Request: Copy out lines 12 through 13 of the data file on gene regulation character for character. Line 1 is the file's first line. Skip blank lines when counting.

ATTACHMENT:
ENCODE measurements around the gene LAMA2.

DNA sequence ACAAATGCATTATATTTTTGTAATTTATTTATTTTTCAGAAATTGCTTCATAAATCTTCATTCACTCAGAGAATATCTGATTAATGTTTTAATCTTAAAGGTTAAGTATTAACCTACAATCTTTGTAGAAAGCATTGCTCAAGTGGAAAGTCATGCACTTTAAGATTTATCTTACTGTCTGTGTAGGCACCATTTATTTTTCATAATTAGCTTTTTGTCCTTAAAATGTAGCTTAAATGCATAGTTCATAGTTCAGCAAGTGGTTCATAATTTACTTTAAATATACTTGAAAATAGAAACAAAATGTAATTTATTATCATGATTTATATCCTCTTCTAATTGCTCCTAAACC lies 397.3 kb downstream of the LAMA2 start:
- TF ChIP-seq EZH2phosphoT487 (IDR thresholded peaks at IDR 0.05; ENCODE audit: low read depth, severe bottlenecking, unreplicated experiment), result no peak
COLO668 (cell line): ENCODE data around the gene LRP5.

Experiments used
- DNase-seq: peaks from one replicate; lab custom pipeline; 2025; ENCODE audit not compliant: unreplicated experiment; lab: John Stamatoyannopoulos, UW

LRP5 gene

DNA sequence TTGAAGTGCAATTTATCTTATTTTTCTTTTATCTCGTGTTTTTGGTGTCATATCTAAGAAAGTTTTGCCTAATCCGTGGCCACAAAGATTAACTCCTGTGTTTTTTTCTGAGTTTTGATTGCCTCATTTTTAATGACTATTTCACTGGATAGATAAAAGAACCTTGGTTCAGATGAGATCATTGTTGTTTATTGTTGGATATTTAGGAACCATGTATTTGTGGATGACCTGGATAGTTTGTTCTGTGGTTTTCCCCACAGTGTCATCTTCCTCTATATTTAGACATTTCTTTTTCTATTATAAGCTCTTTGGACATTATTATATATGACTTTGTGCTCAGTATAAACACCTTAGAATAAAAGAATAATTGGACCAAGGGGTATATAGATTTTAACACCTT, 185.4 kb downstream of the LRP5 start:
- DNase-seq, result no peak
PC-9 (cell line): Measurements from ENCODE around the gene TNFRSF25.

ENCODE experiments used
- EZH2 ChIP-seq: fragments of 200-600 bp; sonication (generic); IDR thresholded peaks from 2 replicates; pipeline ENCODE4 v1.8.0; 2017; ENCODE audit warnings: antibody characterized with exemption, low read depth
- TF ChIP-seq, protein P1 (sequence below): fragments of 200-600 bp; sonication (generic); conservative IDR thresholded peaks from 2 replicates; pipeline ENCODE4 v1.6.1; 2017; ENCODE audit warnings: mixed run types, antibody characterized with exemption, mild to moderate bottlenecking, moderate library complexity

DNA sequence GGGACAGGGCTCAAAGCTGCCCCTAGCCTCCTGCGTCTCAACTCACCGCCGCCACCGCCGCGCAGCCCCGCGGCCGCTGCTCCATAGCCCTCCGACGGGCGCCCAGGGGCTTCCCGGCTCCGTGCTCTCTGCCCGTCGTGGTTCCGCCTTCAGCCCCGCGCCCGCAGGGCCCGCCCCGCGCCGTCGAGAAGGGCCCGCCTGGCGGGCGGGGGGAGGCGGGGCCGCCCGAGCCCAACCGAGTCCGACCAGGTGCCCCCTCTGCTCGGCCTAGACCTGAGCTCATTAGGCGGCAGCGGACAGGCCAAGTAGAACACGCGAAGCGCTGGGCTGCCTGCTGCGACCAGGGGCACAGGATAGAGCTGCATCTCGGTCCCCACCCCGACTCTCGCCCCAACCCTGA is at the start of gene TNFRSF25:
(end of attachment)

- EZH2 ChIP-seq: fragments of 200-600 bp; sonication (generic); IDR thresholded peaks from 2 replicates; pipeline ENCODE4 v1.8.0; 2017; ENCODE audit warnings: antibody characterized with exemption, low read depth
- TF ChIP-seq, protein P1 (sequence below): fragments of 200-600 bp; sonication (generic); conservative IDR thresholded peaks from 2 replicates; pipeline ENCODE4 v1.6.1; 2017; ENCODE audit warnings: mixed run types, antibody characterized with exemption, mild to moderate bottlenecking, moderate library complexity